Social media revolutionaries in the Mideast

Social media is the sine qua non of Occupy in Western countries. And it’s also being used throughout the world in oppressed societies, most notably during the Arab Spring of 2011. Then and today, just what is the impact of the new Internet technologies in Mideast revolts?

Social Capital Blog gives us some background:

The “Arab Spring” in Tunisia, Egypt and elsewhere in the Mid-East heavily relied on the Internet, social media and technologies like Twitter, TwitPic, Facebook and YouTube in the early stages to accelerate social protest. There are even allegations that the CIA was blindsided about the Egypt uprising by failing to follow developments on Twitter.

There is less evidence that social media played a strong a role in places like Yemen (where Internet penetration is low) or Libya (where the government controlled Internet means of distribution and cracked down more effectively).

In Syria, where the “Arab Fall” is still underway and the fighting has intensified and spread to Damascus’ suburbs, the role of social media has also been more limited, out of fear that the government is monitoring online behavior and because the government learned from Egypt and Tunisia and cracked down heavily on social media.

This hasn’t prevented the Syrian opposition’s facility with new media:

The protest movement has also been adept at using social media – Facebook hosts pages like Syria Monitor, Syrian Letters, and Twitter Users for Syria help spread information and firsthand testimony. The twitter hashtags #Syria and #Assad also serve as clearinghouses, linking to Facebook pages and blogs like the Revolting Syrian.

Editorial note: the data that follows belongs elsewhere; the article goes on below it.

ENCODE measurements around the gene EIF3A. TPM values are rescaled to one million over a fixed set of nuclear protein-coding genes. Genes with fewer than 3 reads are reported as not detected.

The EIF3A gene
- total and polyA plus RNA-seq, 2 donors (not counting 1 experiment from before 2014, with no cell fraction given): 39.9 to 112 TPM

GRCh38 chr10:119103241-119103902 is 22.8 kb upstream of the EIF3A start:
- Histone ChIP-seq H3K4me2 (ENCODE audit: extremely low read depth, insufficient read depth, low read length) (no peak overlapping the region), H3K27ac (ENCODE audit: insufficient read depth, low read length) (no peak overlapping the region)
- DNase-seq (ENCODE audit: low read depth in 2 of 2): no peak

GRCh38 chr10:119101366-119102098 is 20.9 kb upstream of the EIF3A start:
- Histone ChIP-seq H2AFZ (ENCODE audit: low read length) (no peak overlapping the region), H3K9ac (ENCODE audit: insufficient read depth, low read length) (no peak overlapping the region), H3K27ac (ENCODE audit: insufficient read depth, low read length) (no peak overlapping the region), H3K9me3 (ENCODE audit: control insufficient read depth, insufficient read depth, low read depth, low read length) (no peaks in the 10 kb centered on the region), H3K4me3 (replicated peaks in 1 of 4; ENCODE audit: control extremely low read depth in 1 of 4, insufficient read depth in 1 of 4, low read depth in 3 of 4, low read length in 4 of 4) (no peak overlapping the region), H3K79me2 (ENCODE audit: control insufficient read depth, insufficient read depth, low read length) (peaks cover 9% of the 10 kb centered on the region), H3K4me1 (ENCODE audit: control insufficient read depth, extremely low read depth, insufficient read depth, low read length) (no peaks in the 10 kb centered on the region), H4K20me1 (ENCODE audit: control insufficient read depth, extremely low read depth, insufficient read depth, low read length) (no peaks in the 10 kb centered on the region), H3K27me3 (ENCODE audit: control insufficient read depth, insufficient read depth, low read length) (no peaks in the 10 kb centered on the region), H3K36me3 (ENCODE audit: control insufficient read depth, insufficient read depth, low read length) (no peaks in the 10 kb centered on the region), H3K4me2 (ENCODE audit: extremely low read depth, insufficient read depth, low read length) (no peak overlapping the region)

In an interview with We Act Radio in Washington, DC, AJ Kurabi said that so many educated kids are using Twitter and Facebook, but he noted its limitations. With technologies like livestream the atrocities of Bashar al-Assad are exposed,”but he keeps on getting away with it,” he said.

Blogging has been another outlet for individuals in repressive countries, often providing textured viewpoints unavailable by other means. Chapati Mystery is a blog by Dr. Manan Ahmed in Pakistan:

I believe that there is an ethical way in which we have to engage with the world we live in, and as ethics includes a commitment to seeking truth and explanation of various fundamental issues, we have to fulfill that responsibility whether I was a grad student, whether I had a tenure or not, that would not stop me from being an ethical citizen.

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Occupiers interface on OCCUPII

For those tuned into the mainstream media, the Occupy Movement equals the Occupy camps, and most of all mothership Occupy Wall Street, formerly of Zucotti Park, Manhattan. What these poor MSNBC- and CNN-watchers are deprived of is the teeming world of Occupy on the Internet. Social media is the nutrient base of the movement. Gen-Xers and Boomers who have proudly mastered their Facebook timelines might be caught off-guard by the onslaught of innovation. You mean there’s more? Oh yes, there’s so, so much more.

What seems to be the most comprehensive and promising platforms of social networking just debuted, and it’s specifically designed for Occupy–called OCCUPII. Like Facebook, it provides a profile page which you update with your posts, pics and videos, plus a whole host of ways Occupiers can interface: groups, forums, chat, uStream and Livestream channels, BlogRadio, videos, events, photos, and a space for sharing ideas. You can easily start your own blog. Every Thursday there is a “Global RoundTable.”

We’ll see if English-speaking activists worldwide coalesce on the new alternative to Facebook. It’s hard to say now whether it’s a good tool for organizing and activism, or simply a forum for connection and conversation.

occupii.org